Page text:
i didn’t read through all the comments, so maybe someone has already suggested this, but… if the labeling regs were changed to allow ava’s to be used on labels no matter how far away the ava was from the winery producing and bottling the wine, wineries in states all over the country could truthfully label their products. the rub, currently, is that if a winery, for whatever reason, brings in grapes from out of state [a state that does not border the winery] the ava cannot be shown, which means that vintage and varietal cannot be shown, which means that if a winery wants to tell their customer about the grapes origin, they must apply for label approval to sell only within the winery’s state.

    • Roger King - December 14, 2016

      Larry, that is pretty much exactly what is going on. You can show the vintage and varietal but are relegated to the use of AMERICAN as the appellation if grapes sold to winery outside state or contiguous states. The exemption is kinda BS as it attempts to carve out sale within the State and should not be used, rather simply let all wineries label factually to the grape source which is best defined under our AVA system. The rub is there is a gapping hole between the AVA system and labeling using the identifiers of source such as an AVA, County or State. NVV an WI are proposing a 4 point plan that disallows use of AVA on front but can state “Grape Source Information” on back label but, in their proposal, you cannot mention the AVA even there but can list the address of the vineyard and county. So how many consumers know San Juaquin County is Lodi etc etc. Dropping the exemption and focusing on factual labeling would suggest universally use appellation of grape source openly. Hinman blogs are very good resource to understand this as the label laws are in place to inform the consumer not hide things from them.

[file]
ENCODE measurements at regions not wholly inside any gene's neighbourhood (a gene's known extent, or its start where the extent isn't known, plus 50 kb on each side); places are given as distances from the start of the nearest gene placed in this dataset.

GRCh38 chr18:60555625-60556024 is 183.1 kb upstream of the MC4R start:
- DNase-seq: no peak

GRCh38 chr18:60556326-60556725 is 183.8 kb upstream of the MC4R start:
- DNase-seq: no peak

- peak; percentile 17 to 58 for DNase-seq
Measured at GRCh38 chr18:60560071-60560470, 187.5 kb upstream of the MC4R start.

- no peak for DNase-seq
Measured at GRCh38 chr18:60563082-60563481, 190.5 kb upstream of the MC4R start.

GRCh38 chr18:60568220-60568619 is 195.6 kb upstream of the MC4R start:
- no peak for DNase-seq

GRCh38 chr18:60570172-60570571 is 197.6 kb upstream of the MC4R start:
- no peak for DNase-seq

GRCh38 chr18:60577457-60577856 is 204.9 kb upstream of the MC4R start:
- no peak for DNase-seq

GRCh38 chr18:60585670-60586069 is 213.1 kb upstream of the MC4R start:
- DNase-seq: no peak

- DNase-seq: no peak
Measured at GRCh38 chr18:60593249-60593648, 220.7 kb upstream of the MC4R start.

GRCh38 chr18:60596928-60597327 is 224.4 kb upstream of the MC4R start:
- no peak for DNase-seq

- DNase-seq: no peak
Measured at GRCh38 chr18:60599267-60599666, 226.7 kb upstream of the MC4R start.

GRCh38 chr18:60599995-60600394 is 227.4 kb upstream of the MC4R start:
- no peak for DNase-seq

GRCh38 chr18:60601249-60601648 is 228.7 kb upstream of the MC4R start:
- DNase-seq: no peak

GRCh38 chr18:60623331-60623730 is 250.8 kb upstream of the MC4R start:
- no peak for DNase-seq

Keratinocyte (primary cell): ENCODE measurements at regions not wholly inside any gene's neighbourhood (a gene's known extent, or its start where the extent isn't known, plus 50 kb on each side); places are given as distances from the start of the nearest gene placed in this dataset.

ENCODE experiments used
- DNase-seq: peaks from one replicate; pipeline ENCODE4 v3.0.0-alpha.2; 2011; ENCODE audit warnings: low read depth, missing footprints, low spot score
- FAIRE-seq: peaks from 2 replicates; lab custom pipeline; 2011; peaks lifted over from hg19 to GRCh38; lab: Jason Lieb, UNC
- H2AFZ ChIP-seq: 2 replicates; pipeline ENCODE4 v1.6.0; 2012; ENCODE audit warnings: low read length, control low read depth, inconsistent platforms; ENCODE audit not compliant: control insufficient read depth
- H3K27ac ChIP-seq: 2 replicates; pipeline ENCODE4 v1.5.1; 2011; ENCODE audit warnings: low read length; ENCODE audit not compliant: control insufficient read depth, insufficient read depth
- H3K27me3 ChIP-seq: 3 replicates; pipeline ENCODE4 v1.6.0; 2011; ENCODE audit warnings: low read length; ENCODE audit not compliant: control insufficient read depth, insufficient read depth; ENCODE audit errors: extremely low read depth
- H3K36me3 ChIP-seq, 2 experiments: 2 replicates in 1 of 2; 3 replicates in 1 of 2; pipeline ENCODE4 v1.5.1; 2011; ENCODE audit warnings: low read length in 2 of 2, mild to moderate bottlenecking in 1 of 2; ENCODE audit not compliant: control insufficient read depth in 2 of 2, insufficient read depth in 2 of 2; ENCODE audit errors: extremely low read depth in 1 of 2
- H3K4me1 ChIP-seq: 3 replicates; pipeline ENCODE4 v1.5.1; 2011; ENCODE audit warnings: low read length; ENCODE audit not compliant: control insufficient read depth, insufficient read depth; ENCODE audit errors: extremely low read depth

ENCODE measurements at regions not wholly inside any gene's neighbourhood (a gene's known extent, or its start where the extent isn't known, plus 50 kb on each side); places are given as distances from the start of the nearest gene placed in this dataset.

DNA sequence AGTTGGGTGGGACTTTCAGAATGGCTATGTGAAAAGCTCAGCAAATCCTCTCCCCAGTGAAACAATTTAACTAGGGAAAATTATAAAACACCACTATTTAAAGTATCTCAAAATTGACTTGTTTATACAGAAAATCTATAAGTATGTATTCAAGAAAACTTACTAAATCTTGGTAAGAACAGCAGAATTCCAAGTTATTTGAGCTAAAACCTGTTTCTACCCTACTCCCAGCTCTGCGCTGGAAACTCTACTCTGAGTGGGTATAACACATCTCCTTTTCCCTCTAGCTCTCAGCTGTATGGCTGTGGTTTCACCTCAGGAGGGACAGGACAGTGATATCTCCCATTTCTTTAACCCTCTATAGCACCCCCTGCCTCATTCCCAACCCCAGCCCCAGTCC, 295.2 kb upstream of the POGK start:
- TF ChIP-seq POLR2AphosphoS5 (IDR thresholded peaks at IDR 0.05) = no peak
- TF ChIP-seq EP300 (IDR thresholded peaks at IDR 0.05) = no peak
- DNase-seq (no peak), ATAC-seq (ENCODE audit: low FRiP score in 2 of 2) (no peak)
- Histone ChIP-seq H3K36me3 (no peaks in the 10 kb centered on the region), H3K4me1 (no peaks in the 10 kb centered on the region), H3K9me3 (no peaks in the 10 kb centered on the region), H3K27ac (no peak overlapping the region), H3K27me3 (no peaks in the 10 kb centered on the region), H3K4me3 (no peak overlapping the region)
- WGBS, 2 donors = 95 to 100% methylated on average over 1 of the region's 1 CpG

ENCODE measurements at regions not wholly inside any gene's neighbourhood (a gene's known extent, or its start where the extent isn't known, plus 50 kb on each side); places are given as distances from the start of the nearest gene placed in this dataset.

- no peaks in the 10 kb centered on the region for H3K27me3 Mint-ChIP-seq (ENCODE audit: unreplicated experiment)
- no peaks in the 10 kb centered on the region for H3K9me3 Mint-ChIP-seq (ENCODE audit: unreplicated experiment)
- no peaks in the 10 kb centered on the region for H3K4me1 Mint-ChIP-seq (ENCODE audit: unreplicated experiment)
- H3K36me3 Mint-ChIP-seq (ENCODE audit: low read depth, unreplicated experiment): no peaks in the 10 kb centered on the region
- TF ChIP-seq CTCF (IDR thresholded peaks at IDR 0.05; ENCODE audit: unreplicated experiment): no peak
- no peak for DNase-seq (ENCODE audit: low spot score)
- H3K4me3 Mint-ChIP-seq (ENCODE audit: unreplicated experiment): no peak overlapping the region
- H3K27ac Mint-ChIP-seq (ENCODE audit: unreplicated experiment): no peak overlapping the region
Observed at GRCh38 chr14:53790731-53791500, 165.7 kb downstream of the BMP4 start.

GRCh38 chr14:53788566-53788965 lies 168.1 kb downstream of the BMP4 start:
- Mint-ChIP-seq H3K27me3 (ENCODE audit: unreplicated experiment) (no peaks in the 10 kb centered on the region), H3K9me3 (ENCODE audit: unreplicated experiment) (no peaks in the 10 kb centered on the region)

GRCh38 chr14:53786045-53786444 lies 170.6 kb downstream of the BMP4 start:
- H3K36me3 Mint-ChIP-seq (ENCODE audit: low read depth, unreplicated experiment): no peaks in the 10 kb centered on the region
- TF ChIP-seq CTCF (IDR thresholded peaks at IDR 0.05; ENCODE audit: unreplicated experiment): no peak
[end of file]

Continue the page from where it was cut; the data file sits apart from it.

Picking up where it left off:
13. Jon Bjork - December 15, 2016

    Another point: TTB will approve COLAs that do not conform to state law.

    For example, California has conjunctive labeling laws in at least a few AVA’s. If a label only shows a sub-AVA, omitting the master AVA, TTB will still approve the COLA, no matter if the COLA was flagged as an exemption or for regular use.

    Since TTB’s September upgrades to COLAs Online, there is much more control over the submission of AVA’s via the system. Perhaps TTB could flag (not regulate) submissions that do not conform to state law with a message, as TTB currently prints a disclaimer on type sizes. Or we could get more aggressive and ask TTB to not allow their system to accept COLA submissions for certain AVA’s if the combination of data clearly indicates a non-conforming label.

    In any case, it would be up to the winegrape commission representing the AVA to submit a petition to TTB to add these filters and messages to the system.